4.4. Cross-Cultural Comparison with eHRAF World Cultures, Pt. 1

Go to: Part I: Syllabus | Part II: Tentative Class and Reading Schedule | Part III: Test Study Questions | Part IV: Individual and Group Assignments | Part V: Course Journal

Methods & Analysis for Anthropology (ANTH 411.01)
Part I: Syllabus
Winter Semester 2002

by Bruce Freeman, Department of Anthropology, University of Calgary, Canada

Lectures: M/W/F 09:00-09:50
Location: SA-145
Instructor: Bruce Freeman
Office: SS-939 (U of C)
Office Hours: M/W/F 10:00-11:00

Course Summary

In this course, students will be introduced to formal approaches (methods) used to describe and analyze the social world (social research). We shall first consider the research act as a scientific endeavor and then proceed to explore common research methods used by social/cultural anthropologists. In doing so, an introduction is provided to both qualitative and quantitative methodologies, including the use of descriptive statistics and computer research technologies. As research method students are “apprentice researchers,” an emphasis will be placed on ethical considerations of the research process.

Learning Objectives

Students in this course will have an opportunity to develop applied skills in doing and evaluating anthropological research by completing individual and joint research projects. In doing so, students will be required to demonstrate specific competencies in (a) identifying research problems, (b) selecting appropriate research methods, (c) developing research strategies, (d) initiating projects, (e) collecting and analyzing data, and (f) reporting research findings in written form.

Attendance, Participation and Deadlines

Students are expected to attend classes, arrive at class on time, and respect assignment deadlines. Research skills are acquired incrementally, so missing a class means missing key lessons. The research industry is deadline driven, so being professional means being on time. Living up to these expectations will help you make the best use of your time, help create an effective learning environment, and contribute to personal success in your program of study.

The midterm test may be deferred for valid reasons such as illness and domestic affliction. Assignments may be submitted in hard copy or as an e-mail attachment (MS Word) and are due at the beginning of class (i.e., 09:00) on the assigned date. Recognizing that research often involves working around the schedules of others, students will be granted a 48-hour extension for a maximum of two individual or group assignments, provided the request for an extension is received at least 24 hours before the deadline.

Evaluation Methods

A variety of instruments will be used to measure student performance. To ensure students develop a sufficient background in the foundations of the research process, a midterm test is scheduled. Given the applied nature of the research process, over one-half of the final grade is derived from individual and group assignments. Finally, individual journals provide students with an opportunity to reflect critically in written form on lectures and activities.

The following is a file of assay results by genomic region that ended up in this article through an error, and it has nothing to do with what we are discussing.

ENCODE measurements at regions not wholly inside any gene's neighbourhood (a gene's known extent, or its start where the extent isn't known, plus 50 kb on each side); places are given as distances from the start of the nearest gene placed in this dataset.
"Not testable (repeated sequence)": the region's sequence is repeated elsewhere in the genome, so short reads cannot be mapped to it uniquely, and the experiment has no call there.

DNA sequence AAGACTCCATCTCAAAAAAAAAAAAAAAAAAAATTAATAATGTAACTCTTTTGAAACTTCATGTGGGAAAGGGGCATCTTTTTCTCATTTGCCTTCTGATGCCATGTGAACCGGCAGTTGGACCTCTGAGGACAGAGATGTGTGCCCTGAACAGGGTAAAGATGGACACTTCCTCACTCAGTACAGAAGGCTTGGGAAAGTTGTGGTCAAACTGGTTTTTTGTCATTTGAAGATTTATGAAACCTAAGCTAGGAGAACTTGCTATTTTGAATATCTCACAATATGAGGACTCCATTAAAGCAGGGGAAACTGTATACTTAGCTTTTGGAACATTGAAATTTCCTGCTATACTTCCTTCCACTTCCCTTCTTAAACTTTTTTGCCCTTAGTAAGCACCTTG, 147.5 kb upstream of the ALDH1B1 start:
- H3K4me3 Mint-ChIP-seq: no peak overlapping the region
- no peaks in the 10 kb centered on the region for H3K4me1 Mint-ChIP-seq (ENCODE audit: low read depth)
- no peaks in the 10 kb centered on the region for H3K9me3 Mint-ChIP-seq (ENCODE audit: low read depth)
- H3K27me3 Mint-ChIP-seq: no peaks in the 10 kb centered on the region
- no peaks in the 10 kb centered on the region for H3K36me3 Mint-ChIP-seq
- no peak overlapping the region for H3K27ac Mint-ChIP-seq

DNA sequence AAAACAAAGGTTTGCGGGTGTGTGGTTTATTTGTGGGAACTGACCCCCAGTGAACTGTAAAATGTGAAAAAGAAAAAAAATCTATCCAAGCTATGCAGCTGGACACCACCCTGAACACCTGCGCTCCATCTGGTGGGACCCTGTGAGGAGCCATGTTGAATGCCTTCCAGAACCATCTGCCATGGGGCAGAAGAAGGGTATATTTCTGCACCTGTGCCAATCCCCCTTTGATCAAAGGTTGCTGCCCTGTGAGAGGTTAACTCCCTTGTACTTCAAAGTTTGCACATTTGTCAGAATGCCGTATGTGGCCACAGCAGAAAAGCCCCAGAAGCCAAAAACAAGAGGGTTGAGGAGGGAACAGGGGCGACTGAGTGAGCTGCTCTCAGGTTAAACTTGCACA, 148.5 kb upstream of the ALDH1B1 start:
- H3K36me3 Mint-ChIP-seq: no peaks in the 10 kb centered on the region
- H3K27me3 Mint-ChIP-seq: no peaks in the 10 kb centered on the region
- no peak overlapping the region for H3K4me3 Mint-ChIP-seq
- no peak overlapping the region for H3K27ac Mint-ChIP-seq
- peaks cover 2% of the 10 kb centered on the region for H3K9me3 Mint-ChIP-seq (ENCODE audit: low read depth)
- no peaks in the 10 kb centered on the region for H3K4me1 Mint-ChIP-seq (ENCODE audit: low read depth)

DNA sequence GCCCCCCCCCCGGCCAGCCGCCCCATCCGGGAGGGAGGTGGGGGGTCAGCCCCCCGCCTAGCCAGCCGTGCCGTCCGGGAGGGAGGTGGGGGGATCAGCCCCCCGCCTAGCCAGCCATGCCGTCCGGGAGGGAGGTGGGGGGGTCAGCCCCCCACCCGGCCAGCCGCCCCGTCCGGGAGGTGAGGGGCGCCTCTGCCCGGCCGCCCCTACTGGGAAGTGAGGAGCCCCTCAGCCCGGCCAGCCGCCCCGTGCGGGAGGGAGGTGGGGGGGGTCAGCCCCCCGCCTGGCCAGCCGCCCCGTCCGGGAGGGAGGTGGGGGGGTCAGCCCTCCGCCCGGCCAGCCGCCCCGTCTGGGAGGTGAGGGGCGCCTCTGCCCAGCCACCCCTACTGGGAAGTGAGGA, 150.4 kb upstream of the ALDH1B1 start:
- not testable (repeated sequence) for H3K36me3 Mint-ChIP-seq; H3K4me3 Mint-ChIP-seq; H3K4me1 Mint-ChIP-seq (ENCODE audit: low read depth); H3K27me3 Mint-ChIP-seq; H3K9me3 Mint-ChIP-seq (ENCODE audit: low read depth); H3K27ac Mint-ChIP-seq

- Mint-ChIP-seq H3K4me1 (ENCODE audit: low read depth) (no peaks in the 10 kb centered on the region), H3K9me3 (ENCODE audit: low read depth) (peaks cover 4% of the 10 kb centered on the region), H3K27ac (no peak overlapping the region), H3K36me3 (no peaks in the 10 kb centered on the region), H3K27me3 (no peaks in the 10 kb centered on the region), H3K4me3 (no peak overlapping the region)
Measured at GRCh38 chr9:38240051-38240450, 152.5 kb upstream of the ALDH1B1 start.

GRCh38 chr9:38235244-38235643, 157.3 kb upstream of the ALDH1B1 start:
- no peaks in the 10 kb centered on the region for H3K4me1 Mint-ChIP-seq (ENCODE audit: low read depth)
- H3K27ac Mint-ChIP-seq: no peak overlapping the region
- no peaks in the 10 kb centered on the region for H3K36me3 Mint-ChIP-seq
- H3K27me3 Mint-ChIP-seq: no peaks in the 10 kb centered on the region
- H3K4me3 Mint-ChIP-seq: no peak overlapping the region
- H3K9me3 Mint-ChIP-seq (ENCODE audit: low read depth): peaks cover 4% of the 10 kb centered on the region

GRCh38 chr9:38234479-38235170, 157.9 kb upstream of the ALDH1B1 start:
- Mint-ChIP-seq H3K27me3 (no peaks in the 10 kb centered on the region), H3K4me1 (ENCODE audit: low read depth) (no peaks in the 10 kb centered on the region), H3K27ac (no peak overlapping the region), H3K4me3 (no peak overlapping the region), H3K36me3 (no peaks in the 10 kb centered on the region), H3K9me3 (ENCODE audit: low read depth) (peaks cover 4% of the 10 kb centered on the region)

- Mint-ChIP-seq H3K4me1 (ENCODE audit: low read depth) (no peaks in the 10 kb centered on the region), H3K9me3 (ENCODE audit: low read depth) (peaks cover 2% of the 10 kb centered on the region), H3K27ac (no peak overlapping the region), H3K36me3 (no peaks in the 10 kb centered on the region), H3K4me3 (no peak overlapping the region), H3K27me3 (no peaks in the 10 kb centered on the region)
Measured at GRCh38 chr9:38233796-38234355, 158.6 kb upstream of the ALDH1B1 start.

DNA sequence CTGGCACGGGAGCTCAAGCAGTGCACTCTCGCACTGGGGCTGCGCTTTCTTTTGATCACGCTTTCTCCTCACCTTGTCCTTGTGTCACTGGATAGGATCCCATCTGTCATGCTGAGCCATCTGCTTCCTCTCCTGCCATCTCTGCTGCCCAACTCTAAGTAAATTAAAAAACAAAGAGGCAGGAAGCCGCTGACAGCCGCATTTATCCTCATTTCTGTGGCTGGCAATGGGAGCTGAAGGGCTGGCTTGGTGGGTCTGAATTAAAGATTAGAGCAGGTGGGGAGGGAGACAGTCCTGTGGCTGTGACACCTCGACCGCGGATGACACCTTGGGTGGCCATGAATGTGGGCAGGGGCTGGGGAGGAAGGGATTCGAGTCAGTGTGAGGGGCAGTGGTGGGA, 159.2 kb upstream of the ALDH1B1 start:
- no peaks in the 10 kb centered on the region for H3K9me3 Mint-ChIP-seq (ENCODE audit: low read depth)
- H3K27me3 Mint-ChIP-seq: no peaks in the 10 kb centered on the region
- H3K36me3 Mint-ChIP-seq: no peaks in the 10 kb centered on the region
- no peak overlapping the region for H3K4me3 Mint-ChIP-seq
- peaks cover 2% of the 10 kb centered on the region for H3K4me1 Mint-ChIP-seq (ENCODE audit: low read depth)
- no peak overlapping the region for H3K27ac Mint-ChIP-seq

• Tentative Class & Reading Schedule

  • Midterm Test (worth 25% of final grade)–Test Study Questions

  • Individual Assignments (4, each worth 10%)

  • Group Assignments (2, each worth 10%)

  • Course Journal (worth 15%)

See the index at the top of the page for links to each section.

Students must complete all of the above course work to receive a passing grade. There is no final examination for this class.

As the delivery of the course is adjusted to meet the needs of the students, the test date and assignment deadlines will be established over the course of the term. A minimum of two weeks advance notice will be provided to students of upcoming due dates. The last assignment and course journal is due on the last day of class, April 15, 2002.

Grading Scale

A 90 and over A = Excellent – superior performance, showing comprehensive understanding of subject matter.
A- 85% – 89% 
B+ 80% – 84%
B 76% – 79% B = Good – clearly above average performance with knowledge of subject matter generally complete.
B- 72% – 75%
C+ 68% – 71% 
C 64% – 67% C = Satisfactory – basic understanding of the subject matter.
C- 60% – 63%
D+ 56% – 59%
D 50% – 55% D = Minimal pass – marginal performance; generally insufficient preparation for subsequent courses in the same subject.
F <50% F = Fail – unsatisfactory performance or failure to meet course requirements.

Required Textbooks

Neuman, W. Lawrence. 2000. Social research methods: Qualitative and quantitative approaches. 4th edition. (with workbook)

Spradley, James P. & David W. McCurdy. 1972. The cultural experience: Ethnography in complex society.












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